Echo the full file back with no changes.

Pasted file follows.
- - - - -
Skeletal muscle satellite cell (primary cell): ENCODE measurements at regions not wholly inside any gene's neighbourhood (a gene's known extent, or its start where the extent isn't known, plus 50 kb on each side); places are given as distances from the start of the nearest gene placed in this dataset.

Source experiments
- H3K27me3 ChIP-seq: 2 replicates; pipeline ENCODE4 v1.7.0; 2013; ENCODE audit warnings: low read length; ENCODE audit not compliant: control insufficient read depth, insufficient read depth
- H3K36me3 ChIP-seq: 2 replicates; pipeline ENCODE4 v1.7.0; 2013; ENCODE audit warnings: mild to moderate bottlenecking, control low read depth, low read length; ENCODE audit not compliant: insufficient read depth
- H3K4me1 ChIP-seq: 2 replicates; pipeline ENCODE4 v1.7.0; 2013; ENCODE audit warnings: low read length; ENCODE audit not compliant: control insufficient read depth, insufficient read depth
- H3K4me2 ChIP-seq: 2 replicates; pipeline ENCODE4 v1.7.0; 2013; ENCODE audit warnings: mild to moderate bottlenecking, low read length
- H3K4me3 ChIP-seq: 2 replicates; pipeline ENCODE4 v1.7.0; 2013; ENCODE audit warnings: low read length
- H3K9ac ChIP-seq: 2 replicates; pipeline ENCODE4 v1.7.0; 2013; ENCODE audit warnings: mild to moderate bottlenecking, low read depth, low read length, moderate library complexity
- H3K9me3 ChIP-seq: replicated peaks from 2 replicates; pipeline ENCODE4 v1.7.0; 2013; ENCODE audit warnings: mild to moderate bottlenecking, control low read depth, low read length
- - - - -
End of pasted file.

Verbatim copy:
Skeletal muscle satellite cell (primary cell): ENCODE measurements at regions not wholly inside any gene's neighbourhood (a gene's known extent, or its start where the extent isn't known, plus 50 kb on each side); places are given as distances from the start of the nearest gene placed in this dataset.

Source experiments
- H3K27me3 ChIP-seq: 2 replicates; pipeline ENCODE4 v1.7.0; 2013; ENCODE audit warnings: low read length; ENCODE audit not compliant: control insufficient read depth, insufficient read depth
- H3K36me3 ChIP-seq: 2 replicates; pipeline ENCODE4 v1.7.0; 2013; ENCODE audit warnings: mild to moderate bottlenecking, control low read depth, low read length; ENCODE audit not compliant: insufficient read depth
- H3K4me1 ChIP-seq: 2 replicates; pipeline ENCODE4 v1.7.0; 2013; ENCODE audit warnings: low read length; ENCODE audit not compliant: control insufficient read depth, insufficient read depth
- H3K4me2 ChIP-seq: 2 replicates; pipeline ENCODE4 v1.7.0; 2013; ENCODE audit warnings: mild to moderate bottlenecking, low read length
- H3K4me3 ChIP-seq: 2 replicates; pipeline ENCODE4 v1.7.0; 2013; ENCODE audit warnings: low read length
- H3K9ac ChIP-seq: 2 replicates; pipeline ENCODE4 v1.7.0; 2013; ENCODE audit warnings: mild to moderate bottlenecking, low read depth, low read length, moderate library complexity
- H3K9me3 ChIP-seq: replicated peaks from 2 replicates; pipeline ENCODE4 v1.7.0; 2013; ENCODE audit warnings: mild to moderate bottlenecking, control low read depth, low read length